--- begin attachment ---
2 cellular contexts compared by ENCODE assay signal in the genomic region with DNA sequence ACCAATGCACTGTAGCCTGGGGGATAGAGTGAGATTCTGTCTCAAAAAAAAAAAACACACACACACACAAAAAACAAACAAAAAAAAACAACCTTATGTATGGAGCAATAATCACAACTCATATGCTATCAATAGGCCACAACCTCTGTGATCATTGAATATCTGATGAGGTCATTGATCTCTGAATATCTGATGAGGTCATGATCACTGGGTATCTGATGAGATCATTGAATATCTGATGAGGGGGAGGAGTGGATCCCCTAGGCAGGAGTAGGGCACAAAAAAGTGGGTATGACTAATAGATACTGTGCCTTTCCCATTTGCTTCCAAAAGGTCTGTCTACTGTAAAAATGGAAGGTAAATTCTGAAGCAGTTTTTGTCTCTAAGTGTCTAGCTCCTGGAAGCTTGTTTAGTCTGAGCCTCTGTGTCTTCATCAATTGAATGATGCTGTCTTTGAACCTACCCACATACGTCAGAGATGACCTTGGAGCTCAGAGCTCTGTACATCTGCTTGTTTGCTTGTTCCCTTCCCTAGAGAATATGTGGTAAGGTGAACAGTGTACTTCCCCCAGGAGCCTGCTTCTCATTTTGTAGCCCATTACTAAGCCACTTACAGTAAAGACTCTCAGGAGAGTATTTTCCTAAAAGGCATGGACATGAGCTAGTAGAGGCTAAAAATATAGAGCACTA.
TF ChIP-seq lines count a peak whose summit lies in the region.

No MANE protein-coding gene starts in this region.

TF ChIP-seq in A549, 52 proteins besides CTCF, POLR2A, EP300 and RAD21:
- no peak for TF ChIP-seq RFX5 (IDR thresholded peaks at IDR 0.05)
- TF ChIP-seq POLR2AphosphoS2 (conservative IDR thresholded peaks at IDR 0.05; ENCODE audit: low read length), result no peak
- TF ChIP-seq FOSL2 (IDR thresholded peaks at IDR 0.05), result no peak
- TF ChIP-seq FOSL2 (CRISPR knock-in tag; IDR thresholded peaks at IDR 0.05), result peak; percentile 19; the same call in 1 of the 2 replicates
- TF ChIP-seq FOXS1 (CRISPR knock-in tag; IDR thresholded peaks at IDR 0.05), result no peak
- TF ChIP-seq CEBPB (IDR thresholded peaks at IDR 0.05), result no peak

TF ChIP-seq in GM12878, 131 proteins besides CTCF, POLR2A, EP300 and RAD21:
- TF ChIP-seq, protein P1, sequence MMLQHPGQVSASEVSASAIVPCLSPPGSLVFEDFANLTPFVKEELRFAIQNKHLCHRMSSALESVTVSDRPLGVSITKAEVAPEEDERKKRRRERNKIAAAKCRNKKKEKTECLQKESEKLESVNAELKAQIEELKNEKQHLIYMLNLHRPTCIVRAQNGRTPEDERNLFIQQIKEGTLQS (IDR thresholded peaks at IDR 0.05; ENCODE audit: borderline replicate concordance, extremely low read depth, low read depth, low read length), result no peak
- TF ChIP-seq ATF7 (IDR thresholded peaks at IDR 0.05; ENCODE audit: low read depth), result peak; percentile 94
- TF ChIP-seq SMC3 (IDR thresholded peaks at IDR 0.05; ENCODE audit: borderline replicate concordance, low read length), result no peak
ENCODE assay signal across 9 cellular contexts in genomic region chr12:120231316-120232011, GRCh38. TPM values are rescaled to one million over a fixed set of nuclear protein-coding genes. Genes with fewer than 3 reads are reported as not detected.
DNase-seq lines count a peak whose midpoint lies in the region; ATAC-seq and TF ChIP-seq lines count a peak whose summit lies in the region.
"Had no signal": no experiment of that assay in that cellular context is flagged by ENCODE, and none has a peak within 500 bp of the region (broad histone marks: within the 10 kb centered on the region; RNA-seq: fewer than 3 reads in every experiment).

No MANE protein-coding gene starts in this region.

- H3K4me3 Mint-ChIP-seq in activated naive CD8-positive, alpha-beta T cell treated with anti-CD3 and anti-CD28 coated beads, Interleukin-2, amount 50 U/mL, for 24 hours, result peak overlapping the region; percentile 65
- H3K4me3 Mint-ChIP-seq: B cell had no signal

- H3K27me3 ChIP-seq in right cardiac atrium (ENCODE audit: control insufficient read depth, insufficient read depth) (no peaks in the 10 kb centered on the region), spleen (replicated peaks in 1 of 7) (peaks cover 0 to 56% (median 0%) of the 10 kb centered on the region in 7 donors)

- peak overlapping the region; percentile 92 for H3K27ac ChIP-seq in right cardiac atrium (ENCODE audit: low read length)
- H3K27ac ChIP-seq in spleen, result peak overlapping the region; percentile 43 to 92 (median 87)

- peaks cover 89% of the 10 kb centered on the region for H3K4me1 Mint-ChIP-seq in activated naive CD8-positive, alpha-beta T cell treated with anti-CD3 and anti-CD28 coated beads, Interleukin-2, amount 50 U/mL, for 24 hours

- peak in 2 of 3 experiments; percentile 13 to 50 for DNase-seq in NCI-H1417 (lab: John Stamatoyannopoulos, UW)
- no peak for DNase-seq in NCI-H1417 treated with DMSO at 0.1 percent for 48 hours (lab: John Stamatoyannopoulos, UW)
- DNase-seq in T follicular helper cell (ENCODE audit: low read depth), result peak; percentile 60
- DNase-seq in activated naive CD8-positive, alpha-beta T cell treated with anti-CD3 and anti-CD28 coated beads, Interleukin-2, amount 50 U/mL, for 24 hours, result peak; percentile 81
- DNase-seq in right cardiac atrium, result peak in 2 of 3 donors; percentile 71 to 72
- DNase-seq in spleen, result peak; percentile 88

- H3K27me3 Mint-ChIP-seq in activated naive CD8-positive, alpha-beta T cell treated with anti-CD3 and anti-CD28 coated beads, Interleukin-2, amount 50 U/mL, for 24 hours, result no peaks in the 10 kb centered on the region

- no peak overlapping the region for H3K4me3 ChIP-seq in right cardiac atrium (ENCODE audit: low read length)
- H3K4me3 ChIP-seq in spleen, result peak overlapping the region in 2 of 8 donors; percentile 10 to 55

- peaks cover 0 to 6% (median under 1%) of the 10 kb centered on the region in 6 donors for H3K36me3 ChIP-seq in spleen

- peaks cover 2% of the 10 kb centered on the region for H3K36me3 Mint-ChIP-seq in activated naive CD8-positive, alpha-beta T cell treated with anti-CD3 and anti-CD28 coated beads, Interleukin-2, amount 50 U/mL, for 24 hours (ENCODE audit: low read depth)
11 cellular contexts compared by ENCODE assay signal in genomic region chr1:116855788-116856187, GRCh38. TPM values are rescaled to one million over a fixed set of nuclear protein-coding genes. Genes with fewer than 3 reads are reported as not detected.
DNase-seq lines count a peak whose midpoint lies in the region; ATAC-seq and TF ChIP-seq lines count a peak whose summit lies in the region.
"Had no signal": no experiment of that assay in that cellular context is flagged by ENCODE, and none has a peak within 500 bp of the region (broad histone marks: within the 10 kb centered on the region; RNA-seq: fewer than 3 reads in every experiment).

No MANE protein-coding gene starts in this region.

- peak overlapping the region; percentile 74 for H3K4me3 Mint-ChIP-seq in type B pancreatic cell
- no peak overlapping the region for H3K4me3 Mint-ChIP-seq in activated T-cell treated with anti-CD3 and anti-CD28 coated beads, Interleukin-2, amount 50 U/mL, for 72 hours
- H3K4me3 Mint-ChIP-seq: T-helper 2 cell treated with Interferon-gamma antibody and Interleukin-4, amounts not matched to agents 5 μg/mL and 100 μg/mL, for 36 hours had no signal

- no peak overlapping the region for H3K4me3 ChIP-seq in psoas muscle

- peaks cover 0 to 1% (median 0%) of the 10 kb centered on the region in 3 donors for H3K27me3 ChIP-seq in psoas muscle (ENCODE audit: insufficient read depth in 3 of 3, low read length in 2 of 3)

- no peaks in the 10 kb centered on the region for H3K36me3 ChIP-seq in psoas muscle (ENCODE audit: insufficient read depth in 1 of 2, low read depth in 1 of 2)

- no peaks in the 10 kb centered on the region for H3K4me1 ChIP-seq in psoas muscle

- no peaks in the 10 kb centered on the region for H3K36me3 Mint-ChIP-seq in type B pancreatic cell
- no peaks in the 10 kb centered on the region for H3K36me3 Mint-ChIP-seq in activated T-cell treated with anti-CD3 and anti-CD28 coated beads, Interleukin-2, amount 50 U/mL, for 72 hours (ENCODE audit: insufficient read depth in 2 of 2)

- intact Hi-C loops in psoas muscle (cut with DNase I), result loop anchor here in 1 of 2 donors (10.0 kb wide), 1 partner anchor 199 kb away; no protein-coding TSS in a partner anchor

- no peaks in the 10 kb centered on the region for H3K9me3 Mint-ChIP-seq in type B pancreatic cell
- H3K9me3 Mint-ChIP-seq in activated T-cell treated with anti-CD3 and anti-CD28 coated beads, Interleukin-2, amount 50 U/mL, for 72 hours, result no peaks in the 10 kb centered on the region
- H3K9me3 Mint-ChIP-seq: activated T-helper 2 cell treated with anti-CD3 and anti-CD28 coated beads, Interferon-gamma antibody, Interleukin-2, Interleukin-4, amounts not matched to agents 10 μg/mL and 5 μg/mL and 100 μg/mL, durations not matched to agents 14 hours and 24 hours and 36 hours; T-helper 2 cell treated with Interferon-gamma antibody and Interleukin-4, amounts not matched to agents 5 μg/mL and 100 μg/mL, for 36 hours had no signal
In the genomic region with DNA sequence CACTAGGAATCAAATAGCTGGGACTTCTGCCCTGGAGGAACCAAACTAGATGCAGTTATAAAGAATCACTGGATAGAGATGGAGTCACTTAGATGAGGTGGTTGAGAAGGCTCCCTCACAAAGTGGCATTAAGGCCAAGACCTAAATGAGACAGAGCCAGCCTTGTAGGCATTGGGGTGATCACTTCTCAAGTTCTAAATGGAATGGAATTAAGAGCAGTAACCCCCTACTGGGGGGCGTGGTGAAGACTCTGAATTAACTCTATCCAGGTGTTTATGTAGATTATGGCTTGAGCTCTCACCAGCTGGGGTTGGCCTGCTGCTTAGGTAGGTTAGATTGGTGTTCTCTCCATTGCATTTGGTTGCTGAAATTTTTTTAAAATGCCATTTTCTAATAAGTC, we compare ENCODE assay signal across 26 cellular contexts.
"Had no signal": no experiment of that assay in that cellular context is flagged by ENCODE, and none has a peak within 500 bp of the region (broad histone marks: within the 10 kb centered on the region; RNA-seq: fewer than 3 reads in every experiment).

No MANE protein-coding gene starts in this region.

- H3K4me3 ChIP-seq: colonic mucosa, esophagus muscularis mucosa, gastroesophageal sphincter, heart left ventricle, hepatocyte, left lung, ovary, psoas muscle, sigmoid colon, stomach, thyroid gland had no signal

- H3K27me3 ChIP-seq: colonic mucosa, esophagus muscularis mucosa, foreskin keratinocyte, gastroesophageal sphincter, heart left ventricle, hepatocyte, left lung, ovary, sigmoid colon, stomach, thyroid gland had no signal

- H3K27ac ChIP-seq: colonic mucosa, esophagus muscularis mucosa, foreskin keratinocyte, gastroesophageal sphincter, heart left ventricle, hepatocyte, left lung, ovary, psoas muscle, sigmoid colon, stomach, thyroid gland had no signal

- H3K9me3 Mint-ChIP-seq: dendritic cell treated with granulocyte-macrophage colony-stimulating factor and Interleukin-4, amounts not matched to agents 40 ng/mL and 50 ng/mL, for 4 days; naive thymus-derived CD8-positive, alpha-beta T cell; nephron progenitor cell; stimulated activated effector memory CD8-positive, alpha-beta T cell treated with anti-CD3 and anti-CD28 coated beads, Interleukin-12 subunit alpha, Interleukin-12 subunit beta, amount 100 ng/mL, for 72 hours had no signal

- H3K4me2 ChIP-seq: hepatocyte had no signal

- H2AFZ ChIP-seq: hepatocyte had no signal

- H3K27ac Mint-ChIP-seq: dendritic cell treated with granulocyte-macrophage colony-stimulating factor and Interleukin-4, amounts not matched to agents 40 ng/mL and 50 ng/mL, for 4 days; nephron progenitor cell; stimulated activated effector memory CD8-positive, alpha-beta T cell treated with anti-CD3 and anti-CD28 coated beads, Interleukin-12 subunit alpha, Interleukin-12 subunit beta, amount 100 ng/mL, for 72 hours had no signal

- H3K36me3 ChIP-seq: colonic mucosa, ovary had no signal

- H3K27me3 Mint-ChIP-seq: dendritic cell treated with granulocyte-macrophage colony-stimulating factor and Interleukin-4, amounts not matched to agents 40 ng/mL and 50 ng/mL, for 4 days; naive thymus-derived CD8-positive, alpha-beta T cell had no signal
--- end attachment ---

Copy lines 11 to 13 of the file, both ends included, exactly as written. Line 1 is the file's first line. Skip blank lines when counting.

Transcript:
TF ChIP-seq in GM12878, 131 proteins besides CTCF, POLR2A, EP300 and RAD21:
- TF ChIP-seq, protein P1, sequence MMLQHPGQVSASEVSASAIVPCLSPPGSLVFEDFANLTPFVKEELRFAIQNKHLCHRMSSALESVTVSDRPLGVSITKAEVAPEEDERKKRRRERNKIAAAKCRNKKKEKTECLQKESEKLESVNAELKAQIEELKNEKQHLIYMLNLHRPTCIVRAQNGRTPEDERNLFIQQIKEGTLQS (IDR thresholded peaks at IDR 0.05; ENCODE audit: borderline replicate concordance, extremely low read depth, low read depth, low read length), result no peak
- TF ChIP-seq ATF7 (IDR thresholded peaks at IDR 0.05; ENCODE audit: low read depth), result peak; percentile 94